Remember that it was Jesus’ spiritual riches-to-rags exchange that allows you to make a spiritual rags-to-riches exchange.  The Son of God became a man, and a poor man, in order that we, being men, and poor men, might become sons of God, and rich.  If you are familiar with the treasures defined by such terms as “redemption,” “regeneration,” “reconciliation,” “justification,” “adoption,” “sanctification,” “comfort,” “peace,” “the earnest of our inheritance,” etc., etc., etc., . . . . . . . . . ., then you know a bit of how rich we are in Christ.  All because He became poor for our sakes!  You see, we get glory out of His shame, strength out of His weakness, wealth through His poverty, and Life through His Death.  And if we realize what spiritual poverty in us was over-matched by His riches, then we know how blessed we are.  Of course, we are not made rich by Jesus in temporal things, but in eternal things; not in perishable things, but in permanent things.  We are rich in blessings that are more valuable than all other things combined. 

            Let me share two illustrations which will help us see this exchange and its results.  One day some years ago, a poor woman boarded a bus in downtown London, England.  Every seat on the bus was taken, so the woman started to reach for the overhead strap to brace herself as she stood in the aisle of the bus throughout the ride.  However, a young man seated near the front of the bus saw her, stood to his feet, and beckoned her to sit down in the seat which he had occupied.  She gratefully accepted his offer, remaining seated throughout the ride.  When the young man exited the bus, a nearby passenger said to the lady, “Do you know who that was?”  She answered, “No; should I know who it was?”  “My dear,” came the answer, “that was Prince Charles!  What an honor! You just exchanged places with Prince Charles!”  The lady was overwhelmed.  She began to tell her story proudly everywhere.  “Prince Charles stood in my place, in order that I might sit in his seat!”  Dear Christian, is not our position more overwhelming, and should not our testimony and our praise be more prolific?  “Jesus Christ, the Prince of Glory, stood in my place, in order that I might sit in His seat!”  Our testimony about Him should be clear, and our praise for Him should be abundant.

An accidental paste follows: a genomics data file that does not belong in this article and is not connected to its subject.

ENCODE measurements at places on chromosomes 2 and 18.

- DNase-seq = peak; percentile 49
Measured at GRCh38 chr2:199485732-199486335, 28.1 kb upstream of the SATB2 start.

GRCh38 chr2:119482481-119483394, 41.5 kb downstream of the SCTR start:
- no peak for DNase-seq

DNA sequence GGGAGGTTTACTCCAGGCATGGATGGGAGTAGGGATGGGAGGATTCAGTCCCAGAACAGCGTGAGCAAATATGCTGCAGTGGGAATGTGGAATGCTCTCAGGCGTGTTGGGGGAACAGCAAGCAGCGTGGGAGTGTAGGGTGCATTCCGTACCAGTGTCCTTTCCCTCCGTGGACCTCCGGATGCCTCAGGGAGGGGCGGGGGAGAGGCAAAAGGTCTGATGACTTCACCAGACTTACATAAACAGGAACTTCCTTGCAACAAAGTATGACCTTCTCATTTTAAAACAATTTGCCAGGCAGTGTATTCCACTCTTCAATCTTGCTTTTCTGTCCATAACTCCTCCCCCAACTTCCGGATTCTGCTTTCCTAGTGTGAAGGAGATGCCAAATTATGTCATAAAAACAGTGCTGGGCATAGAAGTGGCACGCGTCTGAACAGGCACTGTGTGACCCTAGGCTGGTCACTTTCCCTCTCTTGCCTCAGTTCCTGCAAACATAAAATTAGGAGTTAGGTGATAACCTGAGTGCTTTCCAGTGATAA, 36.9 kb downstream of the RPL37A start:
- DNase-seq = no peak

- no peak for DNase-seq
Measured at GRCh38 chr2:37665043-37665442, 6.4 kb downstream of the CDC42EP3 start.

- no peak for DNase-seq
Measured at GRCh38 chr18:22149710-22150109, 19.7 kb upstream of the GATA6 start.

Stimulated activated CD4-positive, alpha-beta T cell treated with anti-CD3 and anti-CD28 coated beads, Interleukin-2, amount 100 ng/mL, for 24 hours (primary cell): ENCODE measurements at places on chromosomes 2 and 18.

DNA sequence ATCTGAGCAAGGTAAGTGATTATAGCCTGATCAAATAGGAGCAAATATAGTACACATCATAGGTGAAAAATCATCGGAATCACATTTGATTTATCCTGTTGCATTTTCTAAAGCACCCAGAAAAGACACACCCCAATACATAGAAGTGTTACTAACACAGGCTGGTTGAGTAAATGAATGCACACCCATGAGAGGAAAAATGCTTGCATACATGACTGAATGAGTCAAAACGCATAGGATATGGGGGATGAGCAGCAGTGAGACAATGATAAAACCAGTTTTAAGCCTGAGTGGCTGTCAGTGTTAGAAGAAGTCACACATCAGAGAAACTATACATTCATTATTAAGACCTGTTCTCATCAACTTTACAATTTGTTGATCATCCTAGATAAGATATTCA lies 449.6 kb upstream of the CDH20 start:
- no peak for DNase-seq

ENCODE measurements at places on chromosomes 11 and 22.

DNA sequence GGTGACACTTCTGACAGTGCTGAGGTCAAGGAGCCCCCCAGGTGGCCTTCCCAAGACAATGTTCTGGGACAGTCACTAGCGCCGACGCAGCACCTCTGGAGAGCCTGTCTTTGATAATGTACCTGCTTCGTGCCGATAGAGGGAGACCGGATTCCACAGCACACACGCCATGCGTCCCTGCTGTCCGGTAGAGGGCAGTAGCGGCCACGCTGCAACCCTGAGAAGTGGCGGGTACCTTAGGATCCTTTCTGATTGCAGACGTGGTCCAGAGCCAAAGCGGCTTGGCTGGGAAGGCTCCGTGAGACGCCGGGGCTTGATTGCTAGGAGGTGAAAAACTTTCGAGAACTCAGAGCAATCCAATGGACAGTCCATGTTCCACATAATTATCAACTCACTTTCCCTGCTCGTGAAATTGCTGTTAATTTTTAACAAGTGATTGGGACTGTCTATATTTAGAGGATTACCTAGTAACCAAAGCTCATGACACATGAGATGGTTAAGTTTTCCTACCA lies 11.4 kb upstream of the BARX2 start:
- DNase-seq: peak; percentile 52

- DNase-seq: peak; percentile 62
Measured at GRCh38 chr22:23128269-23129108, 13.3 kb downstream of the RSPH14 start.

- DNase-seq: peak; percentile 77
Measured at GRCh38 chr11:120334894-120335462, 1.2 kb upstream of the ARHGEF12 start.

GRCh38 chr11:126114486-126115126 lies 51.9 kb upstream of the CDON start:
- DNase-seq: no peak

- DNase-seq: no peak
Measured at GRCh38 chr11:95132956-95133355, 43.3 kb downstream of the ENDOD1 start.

A Christian soul-winner had just led a man to Christ in a bus depot as they both waited for the same bus.  Later, the veteran Christian and the joyful new-born Christian boarded the bus together.  The bus driver saw the radiant face of the new Christian.  He exclaimed, “Boy, do you look happy!  You look as if you have just inherited a fortune.”  The veteran Christian said, “My friend, that’s a perfect description of what has  happened.  His Elder Brother died a long time ago, and he has just discovered that He left him a fortune!”

            A great Christian teacher once said that the difference between a sermon and a lecture is that a sermon is addressed to individuals.  Then let me turn this study into a sermon.  The truth of our text has a searchingly personal quality.  Has Jesus Christ enriched you so that through His poverty you have become rich?  Have His eternal riches been transferred to your account?  Are you daily drawing on them? 

            Unless you know the Lord Jesus as your Savior, Lord and Friend, unless you possess the unsearchable riches that He graciously and eagerly supplies, you are poor indeed.  The birth of Jesus is not only an event which happened in the past at a certain time and place.  It is also a personal experience available to sinners like you and me which is capable of unlimited repetition.  And when it occurs in you, it becomes the release of His extravagant fortune into your life.

            I began this study with an illustration from children’s literature.  Let me close it with another illustration from another classic of children’s literature.  If you have not read Little Lord Fauntleroy, by all means, do so, and then read it with your children.  It is the story of a young Englishman, Captain Cedric Errol, who fell in love with an American woman, marrying her and moving to America.  His wealthy father, the Earl of Dorincourt, promptly disinherited him.  In America, Captain Errol and his wife built a very modest life for themselves.  In America, they had their first and only child, Cedric, Jr.  Sadly, Captain Errol died young, leaving his wife and young Cedric to face life together, in poverty.